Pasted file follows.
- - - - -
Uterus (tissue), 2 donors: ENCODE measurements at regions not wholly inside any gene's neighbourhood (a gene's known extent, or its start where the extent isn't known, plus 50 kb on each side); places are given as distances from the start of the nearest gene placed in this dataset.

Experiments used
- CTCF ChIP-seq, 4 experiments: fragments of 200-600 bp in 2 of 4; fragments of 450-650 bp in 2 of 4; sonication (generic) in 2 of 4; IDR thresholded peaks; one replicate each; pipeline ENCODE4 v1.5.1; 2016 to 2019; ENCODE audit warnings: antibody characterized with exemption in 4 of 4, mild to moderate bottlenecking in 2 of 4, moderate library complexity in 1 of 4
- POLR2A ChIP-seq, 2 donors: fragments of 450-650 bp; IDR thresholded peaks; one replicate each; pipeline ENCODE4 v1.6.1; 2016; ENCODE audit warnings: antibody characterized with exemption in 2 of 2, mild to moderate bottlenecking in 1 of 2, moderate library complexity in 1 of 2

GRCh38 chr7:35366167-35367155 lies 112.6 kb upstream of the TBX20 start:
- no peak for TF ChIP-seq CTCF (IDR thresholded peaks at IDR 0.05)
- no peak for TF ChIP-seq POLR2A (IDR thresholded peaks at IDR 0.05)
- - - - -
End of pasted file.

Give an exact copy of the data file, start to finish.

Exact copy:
Uterus (tissue), 2 donors: ENCODE measurements at regions not wholly inside any gene's neighbourhood (a gene's known extent, or its start where the extent isn't known, plus 50 kb on each side); places are given as distances from the start of the nearest gene placed in this dataset.

Experiments used
- CTCF ChIP-seq, 4 experiments: fragments of 200-600 bp in 2 of 4; fragments of 450-650 bp in 2 of 4; sonication (generic) in 2 of 4; IDR thresholded peaks; one replicate each; pipeline ENCODE4 v1.5.1; 2016 to 2019; ENCODE audit warnings: antibody characterized with exemption in 4 of 4, mild to moderate bottlenecking in 2 of 4, moderate library complexity in 1 of 4
- POLR2A ChIP-seq, 2 donors: fragments of 450-650 bp; IDR thresholded peaks; one replicate each; pipeline ENCODE4 v1.6.1; 2016; ENCODE audit warnings: antibody characterized with exemption in 2 of 2, mild to moderate bottlenecking in 1 of 2, moderate library complexity in 1 of 2

GRCh38 chr7:35366167-35367155 lies 112.6 kb upstream of the TBX20 start:
- no peak for TF ChIP-seq CTCF (IDR thresholded peaks at IDR 0.05)
- no peak for TF ChIP-seq POLR2A (IDR thresholded peaks at IDR 0.05)